A Viking River Cruise Along the Historic Danube
During the Middle Ages, travel by water was the easiest – and most luxurious – way for a monarch to visit his or her dominions, as most cities of any importance were situated near the river.
Today, Viking offers a river cruise called “Romantic Danube” which takes passengers one way from Budapest, Hungary to Erlangen, Germany — or, alternatively, from Erlangen to Budapest. The “Romance” of the title, by the way, refers to the “Romantic Movement” of the early 1800s. In this case, European authors, artists and others reacted against the perceived coldness of England’s Industrial Revolution with creations of emotion and warmth.
Hills and mountains rise along either side until port cities come into view, and every now and then an ancient castle can be seen on a projecting crag.
From March through the end of December, Viking cruise ships dock at selected ports and guests can go ashore for a day of touring these historic European cities. Ironically, cold December is one of the most popular travel months, as passengers come specifically to visit the famous Christmas markets.
Viking’s Longships offer all the luxury and amenities that passengers expect. Each ship has 95 exterior staterooms offering views of the passing countryside. Each room has twin beds, plenty of space to store clothing, and even 40-inch flat-panel Sony TVs with access to on-demand movies.
Passengers can gather in the spacious lounge to enjoy a drink as they enjoy the spectacular scenery surrounding them or get to know each other. At evening’s end, the ship’s program director delivers a briefing for the next day’s excursions.
Breakfast and lunch are served buffet-style in the dining room, although daily specials can be chosen from the menu. Dinner is casual, with open seating. The executive chefs are Swiss-trained and prepare and serve delectable meals. Anyone who wishes lighter fare can enjoy these in the Acquavit Terrace, adjacent to the lounge.
The attentive room stewards, dining staff and ship’s officers combine to deliver first-class service.
The Danube River separates the two once independent cities of Buda and Pest which together make up the capital of Hungary. The cruise ship is berthed near the Chain Bridge, constructed in 1849 and the first permanent structure to enable pedestrians and vehicles to cross the Danube from one city to the other. Like so many of the ancient structures in Budapest, it was damaged during World War II and subsequently rebuilt.
Guests “check in” to the Alta, and spend the night aboard ship. The next day, they can go on various optional guided tours of the city.
Buda Castle, located at the top of “Castle Hill” with scenic views of the Danube, is a particularly popular tourist spot. Below it is Fisherman’s Bastion, a long terrace designed in Gothic style. Close by is the ancient Matthias Church.
Passengers who choose to sleep rather than watch the changing scenery of the Danube at night wake up to find themselves in Vienna, the capital of Austria.
Here they are encouraged to visit Vienna’s Old Town, site of half a dozen ancient churches including St. Stephen’s Cathedral. This was consecrated in 1147 and draws both worshippers and tourists to this day.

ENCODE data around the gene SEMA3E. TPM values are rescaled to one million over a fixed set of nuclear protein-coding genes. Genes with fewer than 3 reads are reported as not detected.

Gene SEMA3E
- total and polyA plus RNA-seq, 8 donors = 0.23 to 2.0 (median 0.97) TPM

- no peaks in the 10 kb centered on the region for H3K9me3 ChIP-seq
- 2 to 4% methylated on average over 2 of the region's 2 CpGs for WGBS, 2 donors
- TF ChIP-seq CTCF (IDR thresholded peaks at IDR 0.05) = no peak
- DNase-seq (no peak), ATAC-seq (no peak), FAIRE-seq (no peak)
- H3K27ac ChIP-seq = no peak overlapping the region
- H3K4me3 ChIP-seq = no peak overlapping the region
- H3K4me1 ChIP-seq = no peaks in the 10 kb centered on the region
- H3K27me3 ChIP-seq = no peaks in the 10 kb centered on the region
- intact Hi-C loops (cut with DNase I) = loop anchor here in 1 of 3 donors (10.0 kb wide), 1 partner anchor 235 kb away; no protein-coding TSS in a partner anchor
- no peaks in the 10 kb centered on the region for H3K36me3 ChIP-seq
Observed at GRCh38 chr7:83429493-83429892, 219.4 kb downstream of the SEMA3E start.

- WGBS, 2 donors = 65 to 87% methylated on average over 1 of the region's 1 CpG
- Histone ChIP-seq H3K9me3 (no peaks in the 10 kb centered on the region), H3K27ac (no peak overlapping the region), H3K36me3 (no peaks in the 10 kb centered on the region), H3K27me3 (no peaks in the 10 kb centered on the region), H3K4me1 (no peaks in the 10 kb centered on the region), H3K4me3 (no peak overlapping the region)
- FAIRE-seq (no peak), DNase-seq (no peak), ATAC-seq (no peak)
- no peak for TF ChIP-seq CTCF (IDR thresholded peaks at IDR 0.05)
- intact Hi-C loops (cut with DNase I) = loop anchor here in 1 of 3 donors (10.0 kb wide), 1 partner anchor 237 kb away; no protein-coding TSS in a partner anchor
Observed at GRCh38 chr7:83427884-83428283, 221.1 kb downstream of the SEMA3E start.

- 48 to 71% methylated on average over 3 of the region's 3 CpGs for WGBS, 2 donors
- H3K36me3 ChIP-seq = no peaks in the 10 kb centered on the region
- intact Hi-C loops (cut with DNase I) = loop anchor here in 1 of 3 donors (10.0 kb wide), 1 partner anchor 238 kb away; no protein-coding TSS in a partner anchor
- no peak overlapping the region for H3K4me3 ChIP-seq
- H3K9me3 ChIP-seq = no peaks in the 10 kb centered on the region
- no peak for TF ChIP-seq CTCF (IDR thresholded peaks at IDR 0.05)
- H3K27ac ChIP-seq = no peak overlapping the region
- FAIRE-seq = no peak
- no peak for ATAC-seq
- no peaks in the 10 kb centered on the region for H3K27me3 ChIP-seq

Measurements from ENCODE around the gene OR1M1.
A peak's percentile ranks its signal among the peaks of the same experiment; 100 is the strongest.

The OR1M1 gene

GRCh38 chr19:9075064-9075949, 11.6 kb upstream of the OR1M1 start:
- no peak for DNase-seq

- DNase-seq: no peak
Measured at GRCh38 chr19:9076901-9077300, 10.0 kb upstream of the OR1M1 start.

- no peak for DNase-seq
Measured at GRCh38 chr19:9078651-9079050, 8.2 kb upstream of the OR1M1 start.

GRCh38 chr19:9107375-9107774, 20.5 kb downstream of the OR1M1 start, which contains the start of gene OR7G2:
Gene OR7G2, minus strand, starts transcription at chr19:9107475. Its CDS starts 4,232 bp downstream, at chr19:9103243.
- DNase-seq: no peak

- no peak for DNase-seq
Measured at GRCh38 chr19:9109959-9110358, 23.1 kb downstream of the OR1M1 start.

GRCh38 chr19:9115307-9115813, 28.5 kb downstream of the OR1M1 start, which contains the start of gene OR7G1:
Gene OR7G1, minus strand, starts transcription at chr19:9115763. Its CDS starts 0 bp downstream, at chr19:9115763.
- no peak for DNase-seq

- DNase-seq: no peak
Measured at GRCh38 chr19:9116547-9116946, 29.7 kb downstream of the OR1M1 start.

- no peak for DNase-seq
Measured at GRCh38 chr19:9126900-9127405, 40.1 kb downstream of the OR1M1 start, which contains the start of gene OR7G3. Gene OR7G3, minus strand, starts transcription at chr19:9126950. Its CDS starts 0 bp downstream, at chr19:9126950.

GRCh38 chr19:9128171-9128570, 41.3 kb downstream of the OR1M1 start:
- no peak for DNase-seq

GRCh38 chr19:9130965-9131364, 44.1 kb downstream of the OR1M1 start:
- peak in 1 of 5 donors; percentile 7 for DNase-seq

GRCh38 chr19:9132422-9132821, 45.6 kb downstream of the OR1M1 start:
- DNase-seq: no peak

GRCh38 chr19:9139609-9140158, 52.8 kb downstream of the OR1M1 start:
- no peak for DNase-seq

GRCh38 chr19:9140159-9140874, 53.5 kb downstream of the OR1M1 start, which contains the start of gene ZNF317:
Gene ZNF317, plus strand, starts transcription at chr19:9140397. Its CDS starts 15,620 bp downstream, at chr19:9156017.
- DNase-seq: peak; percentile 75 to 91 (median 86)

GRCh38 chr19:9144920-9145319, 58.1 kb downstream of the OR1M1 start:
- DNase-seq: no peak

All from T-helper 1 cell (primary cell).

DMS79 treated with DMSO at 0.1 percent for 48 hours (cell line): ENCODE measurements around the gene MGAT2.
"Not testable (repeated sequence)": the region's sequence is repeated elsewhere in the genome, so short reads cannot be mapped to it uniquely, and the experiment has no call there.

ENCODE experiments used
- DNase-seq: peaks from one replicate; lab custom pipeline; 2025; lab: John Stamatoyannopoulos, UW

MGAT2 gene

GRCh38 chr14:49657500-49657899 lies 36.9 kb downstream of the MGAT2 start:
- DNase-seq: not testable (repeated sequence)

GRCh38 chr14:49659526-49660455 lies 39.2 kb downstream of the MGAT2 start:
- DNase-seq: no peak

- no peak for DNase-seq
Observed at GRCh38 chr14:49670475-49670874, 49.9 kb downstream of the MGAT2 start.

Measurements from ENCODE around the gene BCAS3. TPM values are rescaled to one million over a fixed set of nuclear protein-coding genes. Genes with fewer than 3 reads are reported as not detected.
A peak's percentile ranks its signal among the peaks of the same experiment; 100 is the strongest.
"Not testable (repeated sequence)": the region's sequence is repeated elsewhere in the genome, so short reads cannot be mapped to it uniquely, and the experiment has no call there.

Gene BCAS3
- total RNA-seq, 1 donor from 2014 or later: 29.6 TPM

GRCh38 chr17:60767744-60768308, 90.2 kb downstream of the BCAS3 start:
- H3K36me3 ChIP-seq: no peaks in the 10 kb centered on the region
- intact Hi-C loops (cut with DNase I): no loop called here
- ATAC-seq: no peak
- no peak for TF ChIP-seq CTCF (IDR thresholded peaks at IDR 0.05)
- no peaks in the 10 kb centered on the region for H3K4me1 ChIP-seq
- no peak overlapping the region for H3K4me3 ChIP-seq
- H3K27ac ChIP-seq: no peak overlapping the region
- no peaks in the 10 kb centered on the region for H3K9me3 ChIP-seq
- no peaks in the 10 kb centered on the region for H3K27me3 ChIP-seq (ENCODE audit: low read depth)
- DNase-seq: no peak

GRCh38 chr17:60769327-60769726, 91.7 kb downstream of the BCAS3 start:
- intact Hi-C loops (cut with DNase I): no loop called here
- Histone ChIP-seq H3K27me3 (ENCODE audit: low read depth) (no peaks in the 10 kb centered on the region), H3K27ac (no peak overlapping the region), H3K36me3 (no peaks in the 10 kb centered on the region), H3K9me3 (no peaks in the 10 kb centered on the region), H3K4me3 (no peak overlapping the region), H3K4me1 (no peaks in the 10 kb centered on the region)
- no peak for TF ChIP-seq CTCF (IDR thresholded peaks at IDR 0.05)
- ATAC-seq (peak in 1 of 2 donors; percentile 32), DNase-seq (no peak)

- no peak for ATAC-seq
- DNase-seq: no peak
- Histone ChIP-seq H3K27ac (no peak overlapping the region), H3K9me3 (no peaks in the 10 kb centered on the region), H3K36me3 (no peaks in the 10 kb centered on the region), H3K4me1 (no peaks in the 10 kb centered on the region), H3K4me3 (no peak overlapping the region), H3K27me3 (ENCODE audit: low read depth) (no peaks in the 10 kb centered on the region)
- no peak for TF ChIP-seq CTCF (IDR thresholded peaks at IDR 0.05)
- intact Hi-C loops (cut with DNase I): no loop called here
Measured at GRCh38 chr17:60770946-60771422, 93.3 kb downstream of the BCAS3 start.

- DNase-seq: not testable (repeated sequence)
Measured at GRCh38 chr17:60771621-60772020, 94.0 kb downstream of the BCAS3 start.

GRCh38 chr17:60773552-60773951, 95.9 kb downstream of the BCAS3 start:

The cathedral is surrounded by large open plazas and streets filled with pedestrians, many of whom stop in at the shops, sidewalk cafes and historic buildings. A must-see, or rather must-eat, location is Demel, a pastry shop founded in 1888 which serves strudel and cream cakes made with one hundred-year-old recipes.
Schönbrunn Palace is on practically every guided tour offered. It is most famous as the residence of Maria Theresa, the last ruler of the Habsburg monarchy, who reigned over Austria, Hungary, and several other countries during her lifetime.
And of course in December, practically everyone flocks to Vienna’s Christmas Market, held at the Town Hall. There are dozens of red-roofed stalls serving food and offering handcrafted Christmas presents and decorations for sale.
The ship cruises through the scenic Wachau Valley and then docks in Austria at the city of Melk. This town is famous for its Benedictine Abbey, which owns an extensive library of medieval manuscripts.
Melk is also known for its wineries, and guided tours of some of these establishments are available.
From Austria, the ship enters Germany and docks at Passau, also best known for its cathedral named after St. Stephen, the first martyr of the Christian faith.
The cathedral is renowned for its pipe organ, which is the largest in the world with nearly 18,000 pipes. Concerts are given at specific times on most days throughout the year.
Regensburg has an Old Town that is one of the best preserved in all of Europe. Most of its medieval buildings are still standing.
St. Peter’s Cathedral (also called simply the Regensburg Cathedral), is a popular destination for tourists as well as worshipers from around the world.
Passengers from the Atla can go on either general city excursions, or themed tours that focus on a specific aspect of the city’s history. In December, exploration of the quaint Christmas Market is recommended. The locals serve half-meter long bratwursts and locally made beer.
Erlangen is the last stop on this romantic route but not the end of your visit to Germany. Tour buses will take you to the historic city of Nuremberg, a half-hour away. This city of over 500,000 inhabitants is an important industrial center with a burgeoning economy, and in December is home to one of Germany’s largest Christmas markets.
Passengers can enjoy the luxury and ambiance of these floating luxury hotels while cruising in grand style. A Viking River longboat is one of the best ways to experience the Danube just as emperors and kings did so long ago.